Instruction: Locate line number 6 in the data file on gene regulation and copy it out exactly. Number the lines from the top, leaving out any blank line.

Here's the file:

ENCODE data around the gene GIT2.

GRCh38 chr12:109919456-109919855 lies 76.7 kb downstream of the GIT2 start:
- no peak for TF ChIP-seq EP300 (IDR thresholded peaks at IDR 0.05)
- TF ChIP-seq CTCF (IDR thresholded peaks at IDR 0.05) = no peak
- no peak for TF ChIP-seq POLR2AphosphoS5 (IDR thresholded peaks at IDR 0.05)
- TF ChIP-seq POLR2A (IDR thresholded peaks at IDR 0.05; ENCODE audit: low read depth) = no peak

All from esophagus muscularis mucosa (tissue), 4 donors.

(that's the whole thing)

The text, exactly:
- TF ChIP-seq POLR2A (IDR thresholded peaks at IDR 0.05; ENCODE audit: low read depth) = no peak